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Old Jun 3, 2009, 9:32 AM   #1
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Default Need help-Shooting in indoor arena

Took some shots over the weekend at a dressage clinic. The conditions are a dark arena with large windows that get washed out by the sun. Needless to say it wasn't easy to get good pictures for a novice like me. I started off with my Sony A200 in sport mode:



I then used the "spot metering" option and things got a bit better:





What advice can you offer on shooting in these conditions? Any help is much appreciated.

Thanks
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Old Jun 3, 2009, 2:53 PM   #2
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Are you allowed to use a flash, or would that spook the horse and rider? If you can use a flash for fill, that would be your best bet.

If not, you may want to use -EV setting with exposure compensation to get a darker exposure if you use spot metering on a subject that dark. You'll usually get an overexposed (too bright) photo if you meter on a darker subject using spot metering, and get an underexposed (too dark) photo if you meter on lighter subject using spot metering.

Or, use a +EV Setting to get a brighter exposure if you use the default metering instead. IOW, you'll probably want the exposure somewhere in between those two photos so that the skin tones are not blown or too dark, and you can adjust the camera's behavior using Exposure Compensation so that it exposes brighter than it normally would using a +EV setting, or darker than it normally would using a -EV setting.

Your images don't contain any EXIF settings (information in an image's header that tells you shutter speed, aperture, iso speed, etc.). So, the editor you used to downsize them probably stripped it out (or, the site you're using to host the images stripped it out). So, it's hard to say if your other settings may need some adjustment, too (for example, if you're getting a lot of motion blur in some of your photos due to slower shutter speeds, you may need to increase ISO speed).
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Old Jun 4, 2009, 5:42 AM   #3
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Thanks Jim. Going to experiment a bit more this weekend.
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Old Jun 4, 2009, 11:14 AM   #4
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Welcome to another Dressage shooter!

Shooting indoors requires a fast shutter speed, a large aperture and a high ISO setting. In addition to that tough combination, you've got significant backlighting.

Exposure compensation will help, but the first thing I would have done is to get the backlighting behind me. I'd have shot from the locations in your photos, not from where you were to shoot them.

For Dressage, spot metering might not be a good idea. The combination of the black jacket, white blouse, white breeches, black boots, black saddle and white saddle pad will give you a significantly different exposure setting from just a miniscule change in the composition. I use center weighted.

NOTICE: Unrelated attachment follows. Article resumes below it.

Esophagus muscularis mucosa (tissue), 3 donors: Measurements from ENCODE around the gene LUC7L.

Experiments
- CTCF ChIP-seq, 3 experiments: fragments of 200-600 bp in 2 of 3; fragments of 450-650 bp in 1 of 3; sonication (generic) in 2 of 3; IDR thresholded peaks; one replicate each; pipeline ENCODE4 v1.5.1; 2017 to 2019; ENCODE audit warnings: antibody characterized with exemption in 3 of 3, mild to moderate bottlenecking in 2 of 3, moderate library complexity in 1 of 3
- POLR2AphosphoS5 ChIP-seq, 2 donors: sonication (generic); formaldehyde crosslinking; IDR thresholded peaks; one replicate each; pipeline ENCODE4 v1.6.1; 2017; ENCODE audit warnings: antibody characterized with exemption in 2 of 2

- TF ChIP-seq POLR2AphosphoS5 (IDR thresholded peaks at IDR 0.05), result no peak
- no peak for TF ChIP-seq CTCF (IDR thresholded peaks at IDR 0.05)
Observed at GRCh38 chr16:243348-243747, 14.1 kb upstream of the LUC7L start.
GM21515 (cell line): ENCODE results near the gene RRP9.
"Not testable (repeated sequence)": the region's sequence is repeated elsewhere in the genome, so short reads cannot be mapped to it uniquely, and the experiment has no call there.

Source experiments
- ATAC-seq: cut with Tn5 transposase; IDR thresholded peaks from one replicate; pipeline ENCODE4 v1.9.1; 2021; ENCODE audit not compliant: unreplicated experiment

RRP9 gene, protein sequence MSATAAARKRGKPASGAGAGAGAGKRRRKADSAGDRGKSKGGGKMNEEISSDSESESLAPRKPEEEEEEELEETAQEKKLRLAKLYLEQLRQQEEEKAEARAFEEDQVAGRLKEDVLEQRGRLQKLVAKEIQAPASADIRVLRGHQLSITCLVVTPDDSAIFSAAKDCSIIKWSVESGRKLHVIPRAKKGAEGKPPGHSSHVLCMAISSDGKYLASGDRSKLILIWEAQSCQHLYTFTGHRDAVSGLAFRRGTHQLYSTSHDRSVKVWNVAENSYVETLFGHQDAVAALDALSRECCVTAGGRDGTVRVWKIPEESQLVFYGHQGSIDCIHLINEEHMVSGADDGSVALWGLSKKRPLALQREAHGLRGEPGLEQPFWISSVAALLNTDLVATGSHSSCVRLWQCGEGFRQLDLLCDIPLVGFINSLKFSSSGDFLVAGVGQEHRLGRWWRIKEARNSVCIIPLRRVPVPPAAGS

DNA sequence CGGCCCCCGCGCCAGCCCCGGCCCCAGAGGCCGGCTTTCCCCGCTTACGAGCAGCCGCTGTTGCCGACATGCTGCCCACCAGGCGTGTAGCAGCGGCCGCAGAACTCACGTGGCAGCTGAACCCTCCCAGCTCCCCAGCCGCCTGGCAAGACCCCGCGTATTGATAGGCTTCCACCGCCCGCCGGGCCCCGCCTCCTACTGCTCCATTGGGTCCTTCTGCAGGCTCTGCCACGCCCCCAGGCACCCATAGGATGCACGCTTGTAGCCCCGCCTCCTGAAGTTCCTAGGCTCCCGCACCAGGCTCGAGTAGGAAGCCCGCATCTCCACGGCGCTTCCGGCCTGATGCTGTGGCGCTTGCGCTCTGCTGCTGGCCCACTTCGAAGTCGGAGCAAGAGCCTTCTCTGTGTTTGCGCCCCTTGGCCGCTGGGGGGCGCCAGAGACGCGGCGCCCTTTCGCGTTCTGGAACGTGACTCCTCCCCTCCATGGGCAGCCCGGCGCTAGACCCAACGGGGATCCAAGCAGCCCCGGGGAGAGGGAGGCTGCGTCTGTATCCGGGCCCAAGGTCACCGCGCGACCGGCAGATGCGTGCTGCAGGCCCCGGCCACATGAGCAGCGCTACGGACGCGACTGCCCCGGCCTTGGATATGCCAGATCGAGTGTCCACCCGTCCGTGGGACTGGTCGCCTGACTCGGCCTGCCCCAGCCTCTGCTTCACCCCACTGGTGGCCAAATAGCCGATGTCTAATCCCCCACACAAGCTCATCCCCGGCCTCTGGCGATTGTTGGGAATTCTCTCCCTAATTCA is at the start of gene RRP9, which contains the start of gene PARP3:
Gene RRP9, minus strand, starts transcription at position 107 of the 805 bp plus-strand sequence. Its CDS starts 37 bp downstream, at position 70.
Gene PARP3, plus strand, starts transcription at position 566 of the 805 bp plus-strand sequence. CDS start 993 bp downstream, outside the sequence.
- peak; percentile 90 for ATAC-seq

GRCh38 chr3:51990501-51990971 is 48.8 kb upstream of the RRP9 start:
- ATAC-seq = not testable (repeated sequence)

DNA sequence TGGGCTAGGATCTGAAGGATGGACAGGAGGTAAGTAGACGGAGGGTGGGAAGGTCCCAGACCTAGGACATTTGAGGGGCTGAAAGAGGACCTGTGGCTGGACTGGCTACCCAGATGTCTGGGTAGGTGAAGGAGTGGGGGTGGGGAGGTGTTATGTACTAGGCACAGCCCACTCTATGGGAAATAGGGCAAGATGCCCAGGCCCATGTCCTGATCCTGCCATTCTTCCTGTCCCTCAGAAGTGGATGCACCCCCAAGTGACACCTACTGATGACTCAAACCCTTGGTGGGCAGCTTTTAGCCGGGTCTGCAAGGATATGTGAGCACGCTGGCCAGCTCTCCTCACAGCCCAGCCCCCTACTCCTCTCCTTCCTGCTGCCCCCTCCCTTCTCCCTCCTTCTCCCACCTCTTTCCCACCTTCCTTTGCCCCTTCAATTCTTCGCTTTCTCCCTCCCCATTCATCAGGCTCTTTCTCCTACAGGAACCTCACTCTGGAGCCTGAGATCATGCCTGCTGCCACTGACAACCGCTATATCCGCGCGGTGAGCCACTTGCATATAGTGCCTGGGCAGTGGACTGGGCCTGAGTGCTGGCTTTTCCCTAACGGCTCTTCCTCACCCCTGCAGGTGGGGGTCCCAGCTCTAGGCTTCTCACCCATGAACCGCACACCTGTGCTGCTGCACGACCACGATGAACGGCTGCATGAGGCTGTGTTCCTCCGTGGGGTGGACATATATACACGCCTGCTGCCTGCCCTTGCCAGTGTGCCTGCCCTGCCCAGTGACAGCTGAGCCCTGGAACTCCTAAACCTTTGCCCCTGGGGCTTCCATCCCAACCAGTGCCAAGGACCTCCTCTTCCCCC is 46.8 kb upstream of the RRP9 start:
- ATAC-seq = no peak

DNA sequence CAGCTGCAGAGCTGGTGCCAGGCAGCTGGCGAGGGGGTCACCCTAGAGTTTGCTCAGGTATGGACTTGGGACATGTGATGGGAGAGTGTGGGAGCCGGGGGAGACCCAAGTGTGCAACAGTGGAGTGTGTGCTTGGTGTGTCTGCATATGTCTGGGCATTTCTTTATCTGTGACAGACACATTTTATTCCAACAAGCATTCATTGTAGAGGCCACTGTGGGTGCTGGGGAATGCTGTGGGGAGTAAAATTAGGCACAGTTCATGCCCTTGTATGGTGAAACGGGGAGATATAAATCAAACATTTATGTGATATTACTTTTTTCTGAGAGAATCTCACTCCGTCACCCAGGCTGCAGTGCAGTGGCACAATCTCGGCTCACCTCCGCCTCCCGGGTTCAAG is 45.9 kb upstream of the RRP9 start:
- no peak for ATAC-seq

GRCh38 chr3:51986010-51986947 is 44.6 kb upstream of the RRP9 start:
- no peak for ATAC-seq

I would avoid flash. Sometimes the horse will react badly, but it's more likely that the rider will be distracted, especially in a dark indoor arena. And you might get chewed out by the instructor. Also, the subject distance would require a more powerful flash than the one on your camera. In addition, flashes need to be recharged, which will cut down on your shot-to-shot times.

I'd use the Autofocus Mode (A200 Manual, pg. 69) of AF-C (Continuous Auto-Focus) with the Auto-Focus Area (pg. 70) of Spot, shoot continuously (pg. 89), and use Aperture Priority Mode (pg. 59) to keep the aperture as large as possible so the shutter speed can be as fast as possible (within what's possible given the ISO setting and the lighting conditions.)

Good luck with whatever you do, and come back and post the results!
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Old Jun 4, 2009, 11:52 AM   #5
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Quote:
Originally Posted by TCav View Post
Welcome to another Dressage shooter!
Thanks!



Quote:
Exposure compensation will help, but the first thing I would have done is to get the backlighting behind me. I'd have shot from the locations in your photos, not from where you were to shoot them.
Would have been great, but it was a Walter Zettl clinic and I don't think he wanted me in the ring.



Quote:
I'd use the Autofocus Mode (A200 Manual, pg. 69) of AF-C (Continuous Auto-Focus) with the Auto-Focus Area (pg. 70) of Spot, shoot continuously (pg. 89), and use Aperture Priority Mode (pg. 59) to keep the aperture as large as possible so the shutter speed can be as fast as possible (within what's possible given the ISO setting and the lighting conditions.)

Good luck with whatever you do, and come back and post the results!
Thanks for the thorough reply! Will follow your advice!
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Old Jun 4, 2009, 1:54 PM   #6
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Would have been great, but it was a Walter Zettl clinic and I don't think he wanted me in the ring.
A safe, unobtrusive place during a dressage clinic is a corner, like behind the plants in the photos you attached. But don't hide behind the plants or you'll spook the horses. The problem is that the translucent windows diffuse light in all directions, so the light overpowered your subjects. Get the brightest light source behind you.

And Dressage instructors and clinicians do not shy away from publicity. Ask where you can stand (suggesting some ideas) and they will tell you where to set up, and even feed you some good shots.
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